Katie-Jay’s Hope for 2020 impact: Return to Greece

by | Dec 27, 2019

If I am to share with you my hope for 2020, I must begin with Sharvan. He is an energetic 4-year-old Kurdish boy of Syrian parents. I met him and his mother, Leila, during Little Ripples’ Teacher Training I in August 2019 in Ioannina, Greece. Sharvan attended our trainings too, as there was no other option for childcare in the northern Greece refugee camp of Katiskas.

Sharvan, which means war in his native language of Kurmanji, was born during the ongoing conflict in Syria and was just two-years-old when his family fled the violence. They survived the harrowing and dangerous walk across Turkey, the brutal and risky boat ride to a Greek Island, and were then resettled to camp Katiskas.

Sharvan was quick to react to any situation, many times with fists and yelling, but a big gentle hug dissolved his toughness into curiosity and warmth. Sharvan’s soft green eyes represent a window into his possible future, a future that his mother Leila hopes can be peaceful. Leila is a certified Little Ripples Teacher, but she no longer teaches in the camp. When I met them, they were waiting for their last set of documents in order to make the journey to Germany, where they hoped they could permanently resettle and begin a new life. Recently, I heard they were in transition through Athens to make this happen.

These are the true ripples of iACT. Anywhere she goes, Leila will be a changemaker, a peacebuilder, and a more mindful mother because of graduating from Little Ripples’ Teacher Training I.  The Little Ripples Teacher Training and the program in Greece are special for so many reasons. The program is entirely and voluntarily community-led by mothers from places such as Iraq, Iran, Afghanistan, Syria, Kurdistan, and Congo. They don’t speak the same language and they didn’t know each other before the training. Many of them do not wish to stay in Greece, but are hoping to resettle after the three-to-four year process of receiving asylum. They have different customs and religions. However, they all share a deep desire to harness their collective power in order to create a new future; a future cultivated by themselves and where they are seen, heard, and valued.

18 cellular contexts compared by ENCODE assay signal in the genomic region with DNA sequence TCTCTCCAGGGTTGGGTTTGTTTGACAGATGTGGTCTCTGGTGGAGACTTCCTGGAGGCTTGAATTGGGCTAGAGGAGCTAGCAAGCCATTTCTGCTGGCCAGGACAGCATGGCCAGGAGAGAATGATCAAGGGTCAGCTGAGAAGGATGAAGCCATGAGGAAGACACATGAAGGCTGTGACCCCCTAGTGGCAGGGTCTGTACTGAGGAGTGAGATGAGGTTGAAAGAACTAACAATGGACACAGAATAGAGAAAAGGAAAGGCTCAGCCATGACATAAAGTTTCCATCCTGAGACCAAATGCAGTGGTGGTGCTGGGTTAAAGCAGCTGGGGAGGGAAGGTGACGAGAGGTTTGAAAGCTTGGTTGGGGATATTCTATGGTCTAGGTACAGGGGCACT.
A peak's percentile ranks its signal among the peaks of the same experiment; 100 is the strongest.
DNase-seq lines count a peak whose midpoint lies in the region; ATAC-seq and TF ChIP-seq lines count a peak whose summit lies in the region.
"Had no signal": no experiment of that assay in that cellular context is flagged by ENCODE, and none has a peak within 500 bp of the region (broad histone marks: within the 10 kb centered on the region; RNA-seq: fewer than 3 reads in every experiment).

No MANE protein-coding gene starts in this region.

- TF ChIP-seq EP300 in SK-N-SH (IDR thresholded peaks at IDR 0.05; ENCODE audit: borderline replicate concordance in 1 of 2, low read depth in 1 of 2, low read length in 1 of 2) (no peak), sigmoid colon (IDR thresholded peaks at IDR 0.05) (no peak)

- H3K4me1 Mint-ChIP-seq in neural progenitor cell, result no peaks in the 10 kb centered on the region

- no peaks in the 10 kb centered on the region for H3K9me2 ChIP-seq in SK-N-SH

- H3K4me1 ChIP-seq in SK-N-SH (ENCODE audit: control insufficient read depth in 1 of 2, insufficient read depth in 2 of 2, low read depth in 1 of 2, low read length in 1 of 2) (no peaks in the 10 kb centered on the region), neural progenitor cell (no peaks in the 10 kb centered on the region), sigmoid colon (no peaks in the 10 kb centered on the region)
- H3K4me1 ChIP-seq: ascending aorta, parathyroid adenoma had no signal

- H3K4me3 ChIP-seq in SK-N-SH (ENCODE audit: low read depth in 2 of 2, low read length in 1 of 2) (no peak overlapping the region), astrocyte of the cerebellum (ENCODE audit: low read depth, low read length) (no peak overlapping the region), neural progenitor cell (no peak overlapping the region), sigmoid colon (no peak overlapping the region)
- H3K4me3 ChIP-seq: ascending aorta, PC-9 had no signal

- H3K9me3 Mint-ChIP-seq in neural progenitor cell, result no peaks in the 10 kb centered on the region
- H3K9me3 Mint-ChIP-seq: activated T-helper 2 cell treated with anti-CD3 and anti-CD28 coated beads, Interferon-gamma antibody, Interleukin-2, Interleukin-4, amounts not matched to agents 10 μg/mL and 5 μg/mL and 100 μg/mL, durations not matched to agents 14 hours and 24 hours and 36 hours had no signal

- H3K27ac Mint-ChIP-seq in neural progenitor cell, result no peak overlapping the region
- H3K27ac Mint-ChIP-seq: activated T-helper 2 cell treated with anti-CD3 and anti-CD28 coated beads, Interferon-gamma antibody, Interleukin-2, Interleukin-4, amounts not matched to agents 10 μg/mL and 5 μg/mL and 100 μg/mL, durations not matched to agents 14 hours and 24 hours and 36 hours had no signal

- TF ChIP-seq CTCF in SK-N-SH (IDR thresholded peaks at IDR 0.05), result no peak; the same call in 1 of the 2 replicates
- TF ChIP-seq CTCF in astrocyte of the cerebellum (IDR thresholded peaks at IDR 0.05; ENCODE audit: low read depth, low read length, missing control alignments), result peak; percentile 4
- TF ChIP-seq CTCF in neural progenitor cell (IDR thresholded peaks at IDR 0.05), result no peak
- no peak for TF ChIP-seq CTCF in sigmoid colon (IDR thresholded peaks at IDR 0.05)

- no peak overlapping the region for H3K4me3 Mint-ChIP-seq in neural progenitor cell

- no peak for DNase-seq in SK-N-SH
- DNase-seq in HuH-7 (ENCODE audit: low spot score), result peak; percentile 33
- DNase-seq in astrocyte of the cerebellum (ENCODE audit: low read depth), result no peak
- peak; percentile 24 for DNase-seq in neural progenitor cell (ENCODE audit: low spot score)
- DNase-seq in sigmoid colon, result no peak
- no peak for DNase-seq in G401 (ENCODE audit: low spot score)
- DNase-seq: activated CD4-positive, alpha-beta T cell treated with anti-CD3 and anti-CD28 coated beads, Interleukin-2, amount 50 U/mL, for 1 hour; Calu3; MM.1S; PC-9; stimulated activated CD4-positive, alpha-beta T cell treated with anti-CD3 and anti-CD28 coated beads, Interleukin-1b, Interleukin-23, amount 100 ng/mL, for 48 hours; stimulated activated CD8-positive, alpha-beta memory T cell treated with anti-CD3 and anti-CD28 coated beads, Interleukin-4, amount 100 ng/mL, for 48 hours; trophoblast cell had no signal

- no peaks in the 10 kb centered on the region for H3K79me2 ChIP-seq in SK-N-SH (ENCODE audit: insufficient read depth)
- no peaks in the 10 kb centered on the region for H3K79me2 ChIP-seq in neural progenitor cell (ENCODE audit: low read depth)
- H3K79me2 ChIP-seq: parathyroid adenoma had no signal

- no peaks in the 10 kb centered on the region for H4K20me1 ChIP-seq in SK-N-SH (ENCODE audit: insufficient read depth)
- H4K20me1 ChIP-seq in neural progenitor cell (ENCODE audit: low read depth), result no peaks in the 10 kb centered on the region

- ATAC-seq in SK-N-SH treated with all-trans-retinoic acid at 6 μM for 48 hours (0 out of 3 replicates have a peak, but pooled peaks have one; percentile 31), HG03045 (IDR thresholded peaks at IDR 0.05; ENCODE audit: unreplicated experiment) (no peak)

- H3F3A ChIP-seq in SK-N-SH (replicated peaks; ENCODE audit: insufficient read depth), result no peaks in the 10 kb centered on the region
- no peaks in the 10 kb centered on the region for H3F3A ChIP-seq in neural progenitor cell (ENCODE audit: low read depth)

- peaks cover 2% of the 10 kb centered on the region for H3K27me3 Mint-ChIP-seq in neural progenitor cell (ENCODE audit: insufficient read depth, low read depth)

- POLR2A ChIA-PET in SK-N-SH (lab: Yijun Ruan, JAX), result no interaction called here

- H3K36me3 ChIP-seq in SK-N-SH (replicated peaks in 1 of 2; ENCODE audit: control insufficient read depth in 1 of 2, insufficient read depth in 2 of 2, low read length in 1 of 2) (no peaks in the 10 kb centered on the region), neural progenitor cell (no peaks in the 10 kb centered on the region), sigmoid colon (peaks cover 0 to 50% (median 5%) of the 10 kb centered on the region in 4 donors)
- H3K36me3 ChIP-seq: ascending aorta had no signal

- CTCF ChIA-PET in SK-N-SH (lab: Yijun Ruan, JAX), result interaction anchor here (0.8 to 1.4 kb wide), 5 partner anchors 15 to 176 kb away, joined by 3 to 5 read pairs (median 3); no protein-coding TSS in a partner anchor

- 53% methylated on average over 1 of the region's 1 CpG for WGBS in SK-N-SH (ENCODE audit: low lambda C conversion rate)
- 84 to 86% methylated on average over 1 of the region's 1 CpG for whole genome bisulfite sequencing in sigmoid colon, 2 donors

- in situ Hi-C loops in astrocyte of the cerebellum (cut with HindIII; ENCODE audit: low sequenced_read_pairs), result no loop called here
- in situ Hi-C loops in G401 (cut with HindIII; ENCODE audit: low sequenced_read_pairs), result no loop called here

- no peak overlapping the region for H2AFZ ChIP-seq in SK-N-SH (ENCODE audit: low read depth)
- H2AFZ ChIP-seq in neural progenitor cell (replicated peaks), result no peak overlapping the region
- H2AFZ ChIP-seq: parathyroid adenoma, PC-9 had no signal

In 2020, we must return to complete Teacher Training II and III and develop a core Little Ripples Leadership Team of resettled community members who can celebrate the departure of outgoing teachers and continuously train new, incoming ones.

In Greece, the Little Ripples program structure will continue to shift and change over time. This is what is so special and revolutionary about the program. It is truly community-led. It meets a need identified by the community. It offers tools, resources, and rituals that support building inner and outer peace. Little Ripples is truly a seed being planted in refugee families and children who may end up all over Europe.

With more than 70 million people on the move worldwide, Sharvan and Leila’s story is no exception. He, like so many in his generation, is growing up in displacement where all too often strengths are dismissed and futures buried. Leila, like myself, hopes that her children’s lives will be peaceful and meaningful. Our small yet mighty team may not be able to reach all 70 million people, but we can return to Greece and offer a place of peace, play, and safety to the children who are there. They will then bring these values and skills to their new communities once resettled. Once they are grown, they will lead our world from a place of empathy, compassion, and hope, the seeds once planted by Little Ripples.

Peace,

Katie-Jay

 
 
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